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    The promise and peril of new prenatal diagnostic technologies

     

    Expanded carrier testing

    Similar challenges exist as we begin to grapple with the complexities of expanded parental carrier testing. Traditionally, such testing has been very limited and focused on conditions with a specific ethnic and racial predilection (eg, Tay-Sachs and sickle cell screening). However, the United States is now a multiethnic, multiracial society and increasingly couples have many ethnicities and racial admixtures, often unbeknownst to them.3 For example, my grandson has Swedish, Norwegian, German, Irish, English, Welsh, Scottish, Scotch-Irish, Catalan, Spanish, French, Northern and Southern Italian, and Corsican ancestors!

    Moreover, even among a given ethnic group, the number of diseases that can be tested for has expanded exponentially. Among the conditions that are often recommended to be screened for in couples of Ashkenazi Jewish ancestry are Tay-Sachs, Niemann-Pick A, Bloom syndrome, Canavan disease, familial dysautonomia, Fanconi anemia, Gaucher disease, mucolipidosis type IV, glycogen storage disease type 1a, maple syrup urine disease, nonsyndromic sensorineural hearing loss, and glycogen storage disease type III. However, even though Ashkenazi Jews are the most common carriers of Tay-Sachs disease alleles, because screening of such self-identified couples is so well utilized, most children affected by Tay-Sachs are not born to couples who identify themselves as Jewish.4 Thus, experts increasingly are urging pan-ethnic screening for many such disorders.

    Expanded carrier testing using high-throughput sequencing, similar to that used for cfDNA testing, can simultaneously screen for a large number of parental carrier states at relatively low cost. While traditional carrier testing is focused on relatively common, clearly defined, severe and/or lethal autosomal-recessive and X-linked recessive conditions, expanded carrier testing panels often include conditions with far more variable phenotypes, such as Fragile X and hemochromatosis, or those that are far rarer. Paradoxically, amongst the latter conditions, calculation of residual risk is often impossible.5 The use of high throughput sequencing has the added complexity of identifying both pathological and potentially benign genetic variants, making post-test counseling more difficult. Conversely, such testing may uncover risks for severe or fatal conditions in the parent, including diseases that present later in life and for which there is no current prevention, such as Huntington’s, Parkinson’s, and Alzheimer’s diseases. Finally, while such expanded testing is now widely available, professional society recommendations have generally not kept pace with the proliferation of these tests. Moreover, some still propose limiting carrier testing to certain ethnic groups while others recommend pan-ethnic screening for all the reasons cited above.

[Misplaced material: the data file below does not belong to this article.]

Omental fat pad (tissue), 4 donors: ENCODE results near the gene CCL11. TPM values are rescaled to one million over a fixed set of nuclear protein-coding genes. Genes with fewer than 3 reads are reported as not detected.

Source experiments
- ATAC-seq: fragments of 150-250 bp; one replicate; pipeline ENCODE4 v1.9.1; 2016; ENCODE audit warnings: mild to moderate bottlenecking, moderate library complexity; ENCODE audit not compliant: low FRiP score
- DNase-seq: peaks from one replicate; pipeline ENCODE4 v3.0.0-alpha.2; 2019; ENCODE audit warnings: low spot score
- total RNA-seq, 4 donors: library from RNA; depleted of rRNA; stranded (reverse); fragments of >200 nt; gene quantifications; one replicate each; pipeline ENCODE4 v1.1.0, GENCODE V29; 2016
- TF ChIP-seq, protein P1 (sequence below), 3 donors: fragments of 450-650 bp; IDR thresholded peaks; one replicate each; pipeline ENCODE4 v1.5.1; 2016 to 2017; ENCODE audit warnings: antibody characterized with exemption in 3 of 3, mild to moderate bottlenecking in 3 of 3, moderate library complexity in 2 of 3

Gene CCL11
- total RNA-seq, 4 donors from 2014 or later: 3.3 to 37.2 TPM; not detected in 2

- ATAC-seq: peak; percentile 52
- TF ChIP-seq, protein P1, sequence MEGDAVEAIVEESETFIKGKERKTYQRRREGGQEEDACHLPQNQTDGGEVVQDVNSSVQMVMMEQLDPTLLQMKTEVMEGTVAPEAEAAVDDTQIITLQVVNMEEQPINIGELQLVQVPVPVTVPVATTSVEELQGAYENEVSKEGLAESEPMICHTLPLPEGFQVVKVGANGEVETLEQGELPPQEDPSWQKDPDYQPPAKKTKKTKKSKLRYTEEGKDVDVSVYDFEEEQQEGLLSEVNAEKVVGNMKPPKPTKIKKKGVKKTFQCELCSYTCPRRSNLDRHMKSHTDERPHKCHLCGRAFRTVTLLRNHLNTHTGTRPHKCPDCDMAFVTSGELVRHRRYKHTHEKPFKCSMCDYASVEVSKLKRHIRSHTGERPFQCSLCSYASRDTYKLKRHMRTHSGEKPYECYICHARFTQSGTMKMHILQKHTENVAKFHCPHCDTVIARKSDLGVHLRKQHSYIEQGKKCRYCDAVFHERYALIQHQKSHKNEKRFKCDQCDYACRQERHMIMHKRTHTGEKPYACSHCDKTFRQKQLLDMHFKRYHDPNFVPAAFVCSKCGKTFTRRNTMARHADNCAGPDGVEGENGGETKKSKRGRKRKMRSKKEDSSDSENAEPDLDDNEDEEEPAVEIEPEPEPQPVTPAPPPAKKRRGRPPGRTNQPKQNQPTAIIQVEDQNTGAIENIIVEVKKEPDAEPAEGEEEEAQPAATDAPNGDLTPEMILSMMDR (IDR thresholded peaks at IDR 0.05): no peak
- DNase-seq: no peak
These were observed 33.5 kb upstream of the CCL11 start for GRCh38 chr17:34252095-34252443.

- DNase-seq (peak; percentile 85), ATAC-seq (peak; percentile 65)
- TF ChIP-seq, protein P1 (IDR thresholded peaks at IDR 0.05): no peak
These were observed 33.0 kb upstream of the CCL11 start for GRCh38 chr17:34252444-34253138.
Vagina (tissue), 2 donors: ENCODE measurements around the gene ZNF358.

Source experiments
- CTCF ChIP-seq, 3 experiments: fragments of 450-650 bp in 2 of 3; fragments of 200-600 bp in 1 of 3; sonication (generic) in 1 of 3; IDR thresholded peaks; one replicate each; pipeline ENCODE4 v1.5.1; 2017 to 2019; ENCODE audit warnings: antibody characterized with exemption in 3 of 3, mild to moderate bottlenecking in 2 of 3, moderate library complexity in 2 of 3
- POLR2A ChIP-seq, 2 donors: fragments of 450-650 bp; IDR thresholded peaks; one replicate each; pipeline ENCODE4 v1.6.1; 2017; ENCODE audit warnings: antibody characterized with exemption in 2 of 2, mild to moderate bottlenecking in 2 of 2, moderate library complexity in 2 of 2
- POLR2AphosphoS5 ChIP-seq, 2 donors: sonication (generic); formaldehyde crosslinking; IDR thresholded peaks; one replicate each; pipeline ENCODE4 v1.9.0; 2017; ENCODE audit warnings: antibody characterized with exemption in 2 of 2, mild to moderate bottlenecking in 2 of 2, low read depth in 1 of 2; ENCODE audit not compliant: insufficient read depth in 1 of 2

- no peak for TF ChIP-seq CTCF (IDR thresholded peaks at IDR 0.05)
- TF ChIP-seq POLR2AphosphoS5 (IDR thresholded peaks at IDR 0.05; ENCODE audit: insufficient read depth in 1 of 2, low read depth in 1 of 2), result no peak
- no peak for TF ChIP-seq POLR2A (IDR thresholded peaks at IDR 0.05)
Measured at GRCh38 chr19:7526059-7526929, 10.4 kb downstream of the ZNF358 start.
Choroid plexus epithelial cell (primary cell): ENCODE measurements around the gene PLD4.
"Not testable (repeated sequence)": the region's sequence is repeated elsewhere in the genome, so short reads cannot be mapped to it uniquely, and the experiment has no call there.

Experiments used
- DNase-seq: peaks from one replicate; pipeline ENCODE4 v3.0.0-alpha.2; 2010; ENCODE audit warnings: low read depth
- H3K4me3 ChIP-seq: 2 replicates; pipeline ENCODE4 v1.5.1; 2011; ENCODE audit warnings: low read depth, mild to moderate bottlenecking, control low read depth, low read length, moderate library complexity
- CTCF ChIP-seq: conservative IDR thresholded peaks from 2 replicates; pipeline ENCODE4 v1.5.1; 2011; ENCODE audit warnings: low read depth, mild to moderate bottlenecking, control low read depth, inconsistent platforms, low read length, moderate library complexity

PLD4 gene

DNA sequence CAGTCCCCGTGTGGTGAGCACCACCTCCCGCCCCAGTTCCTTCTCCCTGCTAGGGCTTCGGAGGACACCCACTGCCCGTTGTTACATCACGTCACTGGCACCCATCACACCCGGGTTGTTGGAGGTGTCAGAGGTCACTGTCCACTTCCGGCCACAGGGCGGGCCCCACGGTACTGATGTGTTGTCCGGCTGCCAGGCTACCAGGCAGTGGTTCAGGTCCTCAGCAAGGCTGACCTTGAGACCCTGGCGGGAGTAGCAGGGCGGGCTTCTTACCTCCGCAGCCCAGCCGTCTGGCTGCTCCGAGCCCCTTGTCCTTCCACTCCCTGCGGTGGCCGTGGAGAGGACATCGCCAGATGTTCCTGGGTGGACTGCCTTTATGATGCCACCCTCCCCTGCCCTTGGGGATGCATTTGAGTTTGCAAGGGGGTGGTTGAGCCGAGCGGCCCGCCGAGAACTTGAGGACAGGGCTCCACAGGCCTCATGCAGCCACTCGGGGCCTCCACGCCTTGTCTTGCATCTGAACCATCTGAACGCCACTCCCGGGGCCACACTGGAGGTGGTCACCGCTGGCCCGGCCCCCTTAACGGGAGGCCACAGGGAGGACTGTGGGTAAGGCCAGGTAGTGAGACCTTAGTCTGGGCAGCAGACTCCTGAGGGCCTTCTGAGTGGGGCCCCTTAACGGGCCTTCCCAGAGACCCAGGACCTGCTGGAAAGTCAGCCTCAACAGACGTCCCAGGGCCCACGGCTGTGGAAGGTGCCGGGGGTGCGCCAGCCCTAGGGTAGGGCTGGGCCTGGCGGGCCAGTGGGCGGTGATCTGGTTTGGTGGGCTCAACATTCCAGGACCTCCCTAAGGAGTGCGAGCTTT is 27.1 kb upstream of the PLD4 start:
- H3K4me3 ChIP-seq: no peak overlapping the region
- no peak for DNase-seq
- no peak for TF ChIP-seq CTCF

Charles J. Lockwood, MD, MHCM
    Dr. Lockwood, Editor-in-Chief, is Dean of the Morsani College of Medicine and Senior Vice President of USF Health, University of South ...

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